The bowel cancer signs to look for as campaigner Deborah James receives Damehood and Bowelbabe fund tips £4 million
Since her diagnosis at the age of 35, Deborah James has dedicated her time between treatment to making people more aware of the signs of bowel cancer.
The mum-of-two and former headteacher, who told her 500,000 Instagram followers in a heartbreaking post this week that she's now receiving hospice at home care, has been made a Dame for her tireless campaigning.
The podcast host of You, Me and The Big C has also raised more than £4 million in only a few days as she tries - as she explained in her own words - to give 'more Deborahs more time' while spending the time she has left with her family.
Her work to raise awareness of the disease, and to change the conversation around bowel cancer and living with the disease, has been praised by everyone from the Prime Minister Boris Johnson to The Duke and Duchess of Cambridge.
In announcing she was now stopping active cancer treatment, Deborah wrote: "I know we have left no stone unturned. But even with all the innovative cancer drugs in the world or some magic new breakthrough, my body just can’t continue any more."
Bowel cancer, says the NHS, is one of the most commonly diagnosed cancers in England, but its symptoms can be subtle and may not necessarily make someone with the disease feel ill.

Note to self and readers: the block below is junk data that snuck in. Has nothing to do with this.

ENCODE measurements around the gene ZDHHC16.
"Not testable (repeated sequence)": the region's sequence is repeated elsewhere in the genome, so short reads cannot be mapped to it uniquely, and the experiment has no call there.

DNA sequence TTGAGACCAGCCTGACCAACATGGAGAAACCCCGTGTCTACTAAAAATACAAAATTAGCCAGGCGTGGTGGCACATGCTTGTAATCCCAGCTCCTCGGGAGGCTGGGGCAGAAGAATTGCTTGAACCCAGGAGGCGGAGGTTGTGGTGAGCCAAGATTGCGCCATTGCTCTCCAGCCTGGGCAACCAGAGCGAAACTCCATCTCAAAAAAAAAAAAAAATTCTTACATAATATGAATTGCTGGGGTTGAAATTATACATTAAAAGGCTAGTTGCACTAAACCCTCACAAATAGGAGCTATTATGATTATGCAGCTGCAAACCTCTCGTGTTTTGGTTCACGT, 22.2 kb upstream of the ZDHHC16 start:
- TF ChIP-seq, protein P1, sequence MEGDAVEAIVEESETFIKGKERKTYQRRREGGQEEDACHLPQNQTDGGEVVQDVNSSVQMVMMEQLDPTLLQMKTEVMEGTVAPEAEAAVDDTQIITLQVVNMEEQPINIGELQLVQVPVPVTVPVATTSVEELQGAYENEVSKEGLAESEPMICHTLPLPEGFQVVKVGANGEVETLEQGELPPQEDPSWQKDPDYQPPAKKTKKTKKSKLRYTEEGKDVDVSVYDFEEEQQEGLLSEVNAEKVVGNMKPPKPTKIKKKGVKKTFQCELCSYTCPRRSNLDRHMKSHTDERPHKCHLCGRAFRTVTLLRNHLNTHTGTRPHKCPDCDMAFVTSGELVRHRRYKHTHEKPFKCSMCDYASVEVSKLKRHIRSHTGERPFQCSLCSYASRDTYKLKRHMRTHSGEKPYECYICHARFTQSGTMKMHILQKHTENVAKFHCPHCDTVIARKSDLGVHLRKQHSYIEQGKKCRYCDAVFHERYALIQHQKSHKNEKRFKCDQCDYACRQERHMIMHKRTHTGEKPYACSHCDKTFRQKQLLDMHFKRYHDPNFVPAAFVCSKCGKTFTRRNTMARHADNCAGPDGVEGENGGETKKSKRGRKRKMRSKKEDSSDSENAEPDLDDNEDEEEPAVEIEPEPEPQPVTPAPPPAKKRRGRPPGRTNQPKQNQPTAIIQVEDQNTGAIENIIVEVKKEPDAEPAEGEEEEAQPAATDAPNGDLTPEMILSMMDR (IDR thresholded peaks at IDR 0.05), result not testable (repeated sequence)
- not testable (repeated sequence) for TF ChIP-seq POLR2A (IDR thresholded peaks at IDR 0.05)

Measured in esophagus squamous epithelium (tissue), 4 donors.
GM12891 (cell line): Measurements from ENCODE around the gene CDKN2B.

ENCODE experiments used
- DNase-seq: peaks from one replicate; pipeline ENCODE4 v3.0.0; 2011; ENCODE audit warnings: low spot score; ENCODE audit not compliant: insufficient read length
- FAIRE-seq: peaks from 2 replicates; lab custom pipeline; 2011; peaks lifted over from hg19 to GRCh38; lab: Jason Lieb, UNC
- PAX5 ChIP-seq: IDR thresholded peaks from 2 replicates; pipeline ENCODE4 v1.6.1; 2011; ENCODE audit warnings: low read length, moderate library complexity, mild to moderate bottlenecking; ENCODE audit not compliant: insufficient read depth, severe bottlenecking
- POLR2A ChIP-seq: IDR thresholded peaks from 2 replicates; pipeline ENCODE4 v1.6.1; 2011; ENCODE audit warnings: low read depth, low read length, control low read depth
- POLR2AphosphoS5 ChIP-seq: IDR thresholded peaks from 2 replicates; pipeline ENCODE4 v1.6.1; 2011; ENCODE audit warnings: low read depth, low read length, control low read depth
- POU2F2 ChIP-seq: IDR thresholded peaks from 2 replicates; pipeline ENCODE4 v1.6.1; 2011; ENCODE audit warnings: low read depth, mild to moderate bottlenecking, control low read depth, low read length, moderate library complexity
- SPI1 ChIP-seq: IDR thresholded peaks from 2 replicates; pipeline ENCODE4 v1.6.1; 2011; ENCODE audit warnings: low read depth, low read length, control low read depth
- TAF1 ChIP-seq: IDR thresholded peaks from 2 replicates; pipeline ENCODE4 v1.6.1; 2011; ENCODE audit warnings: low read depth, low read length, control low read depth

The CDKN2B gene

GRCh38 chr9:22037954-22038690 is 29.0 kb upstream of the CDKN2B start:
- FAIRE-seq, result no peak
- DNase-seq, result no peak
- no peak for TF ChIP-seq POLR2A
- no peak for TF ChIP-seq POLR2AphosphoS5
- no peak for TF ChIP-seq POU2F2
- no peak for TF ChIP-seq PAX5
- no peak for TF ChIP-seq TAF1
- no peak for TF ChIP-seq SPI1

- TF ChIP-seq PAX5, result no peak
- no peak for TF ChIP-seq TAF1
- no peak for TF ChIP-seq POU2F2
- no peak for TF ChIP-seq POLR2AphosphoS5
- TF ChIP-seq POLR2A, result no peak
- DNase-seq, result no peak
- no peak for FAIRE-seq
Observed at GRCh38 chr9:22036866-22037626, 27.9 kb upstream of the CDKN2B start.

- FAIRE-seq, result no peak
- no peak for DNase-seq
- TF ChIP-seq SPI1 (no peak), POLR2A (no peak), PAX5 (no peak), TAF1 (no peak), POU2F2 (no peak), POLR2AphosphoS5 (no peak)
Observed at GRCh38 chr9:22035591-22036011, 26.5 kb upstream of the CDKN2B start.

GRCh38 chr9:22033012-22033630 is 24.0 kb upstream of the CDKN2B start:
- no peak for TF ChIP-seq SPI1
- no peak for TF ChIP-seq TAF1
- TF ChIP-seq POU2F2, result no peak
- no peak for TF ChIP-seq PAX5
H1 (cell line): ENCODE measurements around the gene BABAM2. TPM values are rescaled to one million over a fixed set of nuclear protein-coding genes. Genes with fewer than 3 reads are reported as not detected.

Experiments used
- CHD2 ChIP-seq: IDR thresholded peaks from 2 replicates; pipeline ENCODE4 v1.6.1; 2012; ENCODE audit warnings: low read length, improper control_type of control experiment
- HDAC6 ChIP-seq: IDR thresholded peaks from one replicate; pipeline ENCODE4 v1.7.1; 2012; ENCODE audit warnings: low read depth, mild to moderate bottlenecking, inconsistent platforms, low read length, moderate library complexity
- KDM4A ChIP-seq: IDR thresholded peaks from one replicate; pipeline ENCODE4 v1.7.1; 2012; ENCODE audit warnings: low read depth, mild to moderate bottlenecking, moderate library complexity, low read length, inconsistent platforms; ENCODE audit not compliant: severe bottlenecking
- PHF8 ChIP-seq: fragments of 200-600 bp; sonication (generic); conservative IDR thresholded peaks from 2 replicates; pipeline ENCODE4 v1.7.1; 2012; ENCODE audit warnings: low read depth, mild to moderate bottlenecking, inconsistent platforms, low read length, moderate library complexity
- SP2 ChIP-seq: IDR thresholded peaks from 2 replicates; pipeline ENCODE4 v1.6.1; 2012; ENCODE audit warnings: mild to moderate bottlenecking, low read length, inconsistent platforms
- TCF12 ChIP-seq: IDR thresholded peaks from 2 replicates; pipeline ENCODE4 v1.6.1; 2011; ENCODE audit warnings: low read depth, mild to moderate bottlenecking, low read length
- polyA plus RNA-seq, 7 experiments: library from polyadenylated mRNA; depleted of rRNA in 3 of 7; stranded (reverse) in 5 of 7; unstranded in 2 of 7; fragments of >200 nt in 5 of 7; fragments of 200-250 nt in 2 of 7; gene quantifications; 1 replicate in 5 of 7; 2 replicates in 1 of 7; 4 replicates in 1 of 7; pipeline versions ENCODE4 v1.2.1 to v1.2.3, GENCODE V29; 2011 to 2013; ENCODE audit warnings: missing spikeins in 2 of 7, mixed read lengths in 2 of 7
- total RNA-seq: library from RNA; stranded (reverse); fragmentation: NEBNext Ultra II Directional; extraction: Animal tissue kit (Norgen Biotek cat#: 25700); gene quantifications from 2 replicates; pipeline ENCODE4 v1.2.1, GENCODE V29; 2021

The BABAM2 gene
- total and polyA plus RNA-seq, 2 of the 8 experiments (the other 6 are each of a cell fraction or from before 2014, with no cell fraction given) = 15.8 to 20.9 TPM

So what are the signs and symptoms you should be aware of and when should you seek further medical advice?
1. A change in bowel habits
Going to the toilet more often, and possibly with stomach pain, can be a sign things aren't quite right. Stools may also be looser and you might have more of an urgency to go to the toilet.
Blood in your poo should always be investigated regardless of whether it is a bright red or darker colour. While the symptom could turn out to be haemorrhoids (piles), if you notice blood is appearing in your poo you should make an appointment with your doctor.
3. Stomach pain
Abdominal pain, discomfort or bloating that is brought on by eating should not be ignored. Sometimes this will also result in a reduction in the amount of food that you're able to eat alongside weight loss.
While a change or increase in the amount of times you visit the toilet can be a red flag, so can going to the bathroom less often. While constipation, says the NHS, is rarely caused by a serious bowel condition anyone experiencing discomfort or who is passing harder stools, less often, should have the problem checked out.
While most people who experience the symptoms above do not have bowel cancer, medics insist the condition should be ruled out as part of tests.
Around 90% of people, says the NHS, with bowel cancer will report having experienced at least one of the signs above and so if you have any of the symptoms of bowel cancer for three weeks or more it is crucial that you speak to your GP.
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